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Guillemots


Guillemots
Photo Information
Copyright: Pekka Valo (pekkavalo1) Gold Star Critiquer/Gold Star Workshop Editor/Gold Note Writer [C: 423 W: 54 N: 2120] (6789)
Genre: Animals
Medium: Color
Date Taken: 2008-05-03
Categories: Birds
Camera: Canon EOS 40D, Sigma EX 500mm f4.5 APO HSM, RAW ISO 800, Kenko Teleplus Pro 300 DG 1.4x
Exposure: f/8, 1/500 seconds
Details: Tripod: Yes
Photo Version: Original Version
Date Submitted: 2008-07-06 6:33
Viewed: 3362
Points: 34
[Note Guidelines] Photographer's Note
Guillemots at RSPB Bempton Cliffs nature reserve. The one appearing to use spectacles is Bridled Guillemot, which is not recognised as a subspecies (more details below).

From Wikipedia, the free encyclopedia:

The Thin-billed or Common Murre (Uria aalge), also called Common Guillemot, is a relatively large auk. It spends most of its lifetime at sea, only coming to land to breed on rocky cliff shores or islands.

Description
Adult birds are 38-46 cm in length with a 61-73 cm wingspan and weigh 945-1044 g when fully grown. They are black on the head, back and wings, and have white underparts. They have a thin dark pointed bill and a small rounded dark tail. The face becomes white in winter with a dark spur behind the eye. The chicks are downy in appearance with blackish on top and white below.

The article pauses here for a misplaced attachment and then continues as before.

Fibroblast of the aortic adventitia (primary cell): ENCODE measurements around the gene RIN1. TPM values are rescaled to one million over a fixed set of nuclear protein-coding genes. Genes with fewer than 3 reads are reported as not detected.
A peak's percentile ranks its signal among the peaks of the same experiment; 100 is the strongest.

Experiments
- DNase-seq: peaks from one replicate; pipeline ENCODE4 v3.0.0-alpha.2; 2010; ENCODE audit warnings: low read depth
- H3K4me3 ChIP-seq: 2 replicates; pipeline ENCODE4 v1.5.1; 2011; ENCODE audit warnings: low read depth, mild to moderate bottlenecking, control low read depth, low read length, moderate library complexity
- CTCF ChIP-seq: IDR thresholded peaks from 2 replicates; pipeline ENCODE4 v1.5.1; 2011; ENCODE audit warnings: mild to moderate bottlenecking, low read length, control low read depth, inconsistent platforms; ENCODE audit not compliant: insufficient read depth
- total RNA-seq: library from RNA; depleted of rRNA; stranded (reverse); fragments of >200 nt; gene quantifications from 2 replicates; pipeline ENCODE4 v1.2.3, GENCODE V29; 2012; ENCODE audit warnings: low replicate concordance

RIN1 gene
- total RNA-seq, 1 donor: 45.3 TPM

The bird is a fast, agile flier. The wings flap quickly and continuously in a straight line along the sea surface.
Western European birds of the subspecies U. a. albionis are dark brown rather than black, most obviously so in colonies in southern Britain. Some individuals in the North Atlantic, known as Bridled Guillemots, have a white ring around the eye extending back as a white line. They are not a distinct subspecies however, but a polymorphism which becomes more common the farther north the birds breed - perhaps character displacement with the northernly Brünnich's Guillemot, which has a white bill-stripe but no bridled morph. The white is highly contrasting especially in the latter species and would provide an easy means for an individual bird to recognize conspecifics in densely-packed breeding colonies.
Common Murres have a variety of calls, including a soft purring noise.

Distribution and status
The breeding habitat is islands, rocky shores, cliffs and sea stacks on:
North Atlantic coasts, in North America as far south as New Brunswick, and in Europe as far south as Portugal.
The north Pacific coasts of Alaska and British Columbia down to California. On the Asian side it breeds in Russia and Hokkaidō.